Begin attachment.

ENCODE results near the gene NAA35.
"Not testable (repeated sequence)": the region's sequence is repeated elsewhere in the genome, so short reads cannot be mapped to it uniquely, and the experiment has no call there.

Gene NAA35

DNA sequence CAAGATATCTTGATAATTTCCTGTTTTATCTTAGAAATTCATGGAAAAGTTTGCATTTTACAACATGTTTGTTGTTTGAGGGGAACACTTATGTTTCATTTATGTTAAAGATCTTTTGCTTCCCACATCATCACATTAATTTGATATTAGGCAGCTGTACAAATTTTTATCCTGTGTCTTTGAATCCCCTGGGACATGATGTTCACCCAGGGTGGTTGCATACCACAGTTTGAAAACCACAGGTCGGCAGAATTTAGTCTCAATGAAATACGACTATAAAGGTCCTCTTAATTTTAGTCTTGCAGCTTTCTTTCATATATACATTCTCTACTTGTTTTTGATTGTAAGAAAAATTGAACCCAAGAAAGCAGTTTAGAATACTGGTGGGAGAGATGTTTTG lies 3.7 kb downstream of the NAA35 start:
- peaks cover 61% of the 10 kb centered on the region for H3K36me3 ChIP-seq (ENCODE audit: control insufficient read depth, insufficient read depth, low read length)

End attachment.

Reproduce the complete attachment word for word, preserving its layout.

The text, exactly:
ENCODE results near the gene NAA35.
"Not testable (repeated sequence)": the region's sequence is repeated elsewhere in the genome, so short reads cannot be mapped to it uniquely, and the experiment has no call there.

Gene NAA35

DNA sequence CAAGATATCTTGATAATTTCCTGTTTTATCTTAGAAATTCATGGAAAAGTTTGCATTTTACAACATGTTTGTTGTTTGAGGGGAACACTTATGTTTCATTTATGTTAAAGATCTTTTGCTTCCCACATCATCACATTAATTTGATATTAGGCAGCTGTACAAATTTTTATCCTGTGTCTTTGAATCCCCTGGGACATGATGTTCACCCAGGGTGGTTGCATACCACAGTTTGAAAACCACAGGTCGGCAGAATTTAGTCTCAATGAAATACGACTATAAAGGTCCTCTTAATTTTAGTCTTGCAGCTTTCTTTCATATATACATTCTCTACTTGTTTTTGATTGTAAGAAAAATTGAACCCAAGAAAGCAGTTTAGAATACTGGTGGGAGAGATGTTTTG lies 3.7 kb downstream of the NAA35 start:
- peaks cover 61% of the 10 kb centered on the region for H3K36me3 ChIP-seq (ENCODE audit: control insufficient read depth, insufficient read depth, low read length)